Yes, I’m thankful for my son, for our lives and for waking up to his beautiful face every morning. But I’m pissed that this life has to be so hard for him. For me. For his father. Being a parent is tough. Being a parent that has no control over your child’s life is even tougher. I can’t make the Bipolar go away. I can’t take away the pain. I can’t make the cycles stop. Autism has nothing on Bipolar. Bipolar is evil, and it robs my son of the happy life he deserves.

Today I’m wallowing.

Tomorrow I will get up and I will kick Bipolar’s arse.

For my son.

Because nothing else matters, and he deserves to be happy.


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How We Told Our Child With Special Needs the Real Deal About Santa


My husband and I come from different backgrounds. I was a city girl. He was a country boy. I was raised by my single mom who depended on Welfare to help her meet our needs. He was raised without want by two loving parents.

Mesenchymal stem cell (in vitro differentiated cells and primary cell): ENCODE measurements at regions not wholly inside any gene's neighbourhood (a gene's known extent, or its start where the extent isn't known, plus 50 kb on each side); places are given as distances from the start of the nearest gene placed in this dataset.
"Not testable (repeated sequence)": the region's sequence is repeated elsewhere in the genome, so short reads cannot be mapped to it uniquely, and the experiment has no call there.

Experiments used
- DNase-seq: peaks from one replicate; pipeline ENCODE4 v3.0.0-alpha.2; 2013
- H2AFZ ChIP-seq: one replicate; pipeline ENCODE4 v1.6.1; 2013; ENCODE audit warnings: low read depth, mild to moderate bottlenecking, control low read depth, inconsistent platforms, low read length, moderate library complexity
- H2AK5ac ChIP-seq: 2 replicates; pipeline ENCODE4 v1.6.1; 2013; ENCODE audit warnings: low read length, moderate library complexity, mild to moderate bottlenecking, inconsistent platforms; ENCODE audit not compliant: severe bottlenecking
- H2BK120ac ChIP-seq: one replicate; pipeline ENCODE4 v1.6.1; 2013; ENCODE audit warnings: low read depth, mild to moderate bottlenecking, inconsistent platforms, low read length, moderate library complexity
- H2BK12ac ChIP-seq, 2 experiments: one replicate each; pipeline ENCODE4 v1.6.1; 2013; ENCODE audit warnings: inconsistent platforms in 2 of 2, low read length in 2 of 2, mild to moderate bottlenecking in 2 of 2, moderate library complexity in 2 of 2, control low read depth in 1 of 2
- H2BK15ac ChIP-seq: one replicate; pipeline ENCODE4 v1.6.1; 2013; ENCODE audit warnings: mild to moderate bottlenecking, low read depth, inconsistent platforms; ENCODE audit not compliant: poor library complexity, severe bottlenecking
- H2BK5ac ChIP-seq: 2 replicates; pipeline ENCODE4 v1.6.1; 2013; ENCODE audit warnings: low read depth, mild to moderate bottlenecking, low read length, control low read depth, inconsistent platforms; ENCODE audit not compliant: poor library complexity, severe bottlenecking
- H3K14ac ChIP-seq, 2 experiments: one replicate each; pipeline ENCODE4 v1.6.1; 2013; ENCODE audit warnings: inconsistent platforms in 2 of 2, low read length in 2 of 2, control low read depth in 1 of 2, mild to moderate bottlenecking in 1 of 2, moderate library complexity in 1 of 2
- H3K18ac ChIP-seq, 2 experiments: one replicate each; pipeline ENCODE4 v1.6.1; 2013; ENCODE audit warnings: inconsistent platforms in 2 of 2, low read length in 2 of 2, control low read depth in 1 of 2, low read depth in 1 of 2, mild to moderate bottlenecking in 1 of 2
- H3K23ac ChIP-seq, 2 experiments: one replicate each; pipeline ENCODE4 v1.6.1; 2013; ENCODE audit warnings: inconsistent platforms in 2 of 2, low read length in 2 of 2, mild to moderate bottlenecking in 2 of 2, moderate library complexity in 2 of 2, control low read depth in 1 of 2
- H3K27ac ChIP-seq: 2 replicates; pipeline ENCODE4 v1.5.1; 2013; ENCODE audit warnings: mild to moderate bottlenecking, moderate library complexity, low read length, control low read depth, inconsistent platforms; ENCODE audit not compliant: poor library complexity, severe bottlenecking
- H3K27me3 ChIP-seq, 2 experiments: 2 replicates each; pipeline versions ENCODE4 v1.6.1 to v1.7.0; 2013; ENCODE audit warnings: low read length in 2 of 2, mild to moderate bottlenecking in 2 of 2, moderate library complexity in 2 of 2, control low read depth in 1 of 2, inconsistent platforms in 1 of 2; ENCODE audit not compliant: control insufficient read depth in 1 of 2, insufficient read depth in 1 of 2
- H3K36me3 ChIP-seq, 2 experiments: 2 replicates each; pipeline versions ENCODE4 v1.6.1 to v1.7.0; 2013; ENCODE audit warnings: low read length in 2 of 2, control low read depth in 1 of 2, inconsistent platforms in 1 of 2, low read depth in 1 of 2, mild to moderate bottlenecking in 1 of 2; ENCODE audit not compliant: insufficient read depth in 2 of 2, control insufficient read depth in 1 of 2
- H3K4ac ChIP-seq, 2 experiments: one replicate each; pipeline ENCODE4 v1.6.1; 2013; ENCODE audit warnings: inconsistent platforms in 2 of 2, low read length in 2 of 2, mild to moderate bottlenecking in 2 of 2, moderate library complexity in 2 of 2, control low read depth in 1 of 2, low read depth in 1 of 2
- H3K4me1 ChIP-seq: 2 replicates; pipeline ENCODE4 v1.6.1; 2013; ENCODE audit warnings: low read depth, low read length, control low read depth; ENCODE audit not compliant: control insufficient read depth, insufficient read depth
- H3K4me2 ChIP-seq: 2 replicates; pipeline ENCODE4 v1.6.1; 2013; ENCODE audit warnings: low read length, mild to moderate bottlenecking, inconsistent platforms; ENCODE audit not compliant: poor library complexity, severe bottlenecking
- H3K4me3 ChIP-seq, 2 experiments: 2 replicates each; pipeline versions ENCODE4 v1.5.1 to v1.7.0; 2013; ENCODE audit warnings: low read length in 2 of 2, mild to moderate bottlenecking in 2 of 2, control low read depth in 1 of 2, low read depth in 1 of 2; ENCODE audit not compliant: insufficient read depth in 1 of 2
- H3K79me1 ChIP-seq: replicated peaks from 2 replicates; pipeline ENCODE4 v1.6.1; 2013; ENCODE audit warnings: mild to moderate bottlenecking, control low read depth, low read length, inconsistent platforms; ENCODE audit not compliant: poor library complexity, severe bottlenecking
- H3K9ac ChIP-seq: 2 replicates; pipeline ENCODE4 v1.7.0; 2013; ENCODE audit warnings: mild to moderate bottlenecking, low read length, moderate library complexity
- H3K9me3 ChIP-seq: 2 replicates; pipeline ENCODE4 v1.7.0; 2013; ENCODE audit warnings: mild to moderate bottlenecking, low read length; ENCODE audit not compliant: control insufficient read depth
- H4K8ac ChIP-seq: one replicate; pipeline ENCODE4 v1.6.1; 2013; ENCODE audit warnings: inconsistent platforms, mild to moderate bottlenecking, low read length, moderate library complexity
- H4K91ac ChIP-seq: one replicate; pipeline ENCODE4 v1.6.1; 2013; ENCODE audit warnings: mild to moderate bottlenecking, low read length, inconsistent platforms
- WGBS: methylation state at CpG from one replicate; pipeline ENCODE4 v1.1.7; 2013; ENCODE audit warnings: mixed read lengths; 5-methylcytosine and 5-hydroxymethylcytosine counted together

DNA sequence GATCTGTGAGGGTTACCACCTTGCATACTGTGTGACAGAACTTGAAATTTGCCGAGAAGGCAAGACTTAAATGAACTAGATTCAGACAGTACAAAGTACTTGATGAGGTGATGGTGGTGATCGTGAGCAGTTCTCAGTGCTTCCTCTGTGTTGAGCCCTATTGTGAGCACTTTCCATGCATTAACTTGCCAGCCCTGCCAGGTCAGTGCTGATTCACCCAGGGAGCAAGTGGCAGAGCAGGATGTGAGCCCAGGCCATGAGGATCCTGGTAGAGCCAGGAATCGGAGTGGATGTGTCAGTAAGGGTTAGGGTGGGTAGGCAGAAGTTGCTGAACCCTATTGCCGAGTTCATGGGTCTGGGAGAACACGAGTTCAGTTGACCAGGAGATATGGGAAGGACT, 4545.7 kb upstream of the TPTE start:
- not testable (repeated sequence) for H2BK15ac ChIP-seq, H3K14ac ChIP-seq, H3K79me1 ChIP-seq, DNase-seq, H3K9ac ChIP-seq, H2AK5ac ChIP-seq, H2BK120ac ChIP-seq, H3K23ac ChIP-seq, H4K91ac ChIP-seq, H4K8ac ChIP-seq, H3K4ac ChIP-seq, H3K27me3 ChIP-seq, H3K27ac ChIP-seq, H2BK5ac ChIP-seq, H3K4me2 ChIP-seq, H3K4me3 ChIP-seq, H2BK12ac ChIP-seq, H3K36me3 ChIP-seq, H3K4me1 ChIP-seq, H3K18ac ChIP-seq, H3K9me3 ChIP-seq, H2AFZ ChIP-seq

Our families even approached the whole Santa thing differently. One of the things my dad told me before he walked out of our lives when I was around 6, was that there was no such thing as Santa and to stop believing in him. My husband’s mom still hangs stockings and fills them for every family member, young or old, claiming they’re from Santa. I was lucky to get socks and underwear for Christmas. My husband always got whatever was on his wish list — a tradition still carried on to this day.